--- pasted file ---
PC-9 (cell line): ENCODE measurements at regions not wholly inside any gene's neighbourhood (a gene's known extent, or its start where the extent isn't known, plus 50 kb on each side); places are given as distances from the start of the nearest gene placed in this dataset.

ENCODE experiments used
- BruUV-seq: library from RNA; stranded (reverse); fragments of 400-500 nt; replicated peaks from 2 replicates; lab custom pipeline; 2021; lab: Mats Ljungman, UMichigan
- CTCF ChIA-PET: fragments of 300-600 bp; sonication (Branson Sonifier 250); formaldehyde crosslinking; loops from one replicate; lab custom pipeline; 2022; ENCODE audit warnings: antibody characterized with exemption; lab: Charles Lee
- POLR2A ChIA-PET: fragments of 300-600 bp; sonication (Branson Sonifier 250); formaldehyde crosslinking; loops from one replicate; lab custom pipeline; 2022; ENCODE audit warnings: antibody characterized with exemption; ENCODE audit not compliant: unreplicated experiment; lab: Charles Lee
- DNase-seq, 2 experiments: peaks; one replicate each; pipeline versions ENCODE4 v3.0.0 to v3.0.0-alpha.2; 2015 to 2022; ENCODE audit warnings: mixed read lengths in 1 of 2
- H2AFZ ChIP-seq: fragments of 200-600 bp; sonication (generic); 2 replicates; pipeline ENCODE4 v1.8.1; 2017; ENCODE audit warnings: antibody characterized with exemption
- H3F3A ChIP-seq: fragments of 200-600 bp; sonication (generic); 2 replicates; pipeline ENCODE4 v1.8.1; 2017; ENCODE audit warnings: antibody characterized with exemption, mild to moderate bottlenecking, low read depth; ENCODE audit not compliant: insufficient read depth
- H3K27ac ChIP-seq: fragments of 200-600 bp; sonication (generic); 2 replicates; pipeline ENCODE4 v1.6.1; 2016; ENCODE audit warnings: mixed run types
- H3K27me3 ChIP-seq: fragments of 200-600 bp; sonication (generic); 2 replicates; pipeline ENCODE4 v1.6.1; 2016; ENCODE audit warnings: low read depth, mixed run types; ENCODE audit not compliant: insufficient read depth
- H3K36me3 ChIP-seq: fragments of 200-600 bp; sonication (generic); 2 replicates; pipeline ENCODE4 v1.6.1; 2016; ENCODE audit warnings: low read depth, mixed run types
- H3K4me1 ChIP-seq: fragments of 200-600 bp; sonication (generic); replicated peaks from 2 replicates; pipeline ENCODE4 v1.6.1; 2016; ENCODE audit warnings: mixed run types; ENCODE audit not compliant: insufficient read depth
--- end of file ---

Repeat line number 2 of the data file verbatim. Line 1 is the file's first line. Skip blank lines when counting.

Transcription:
ENCODE experiments used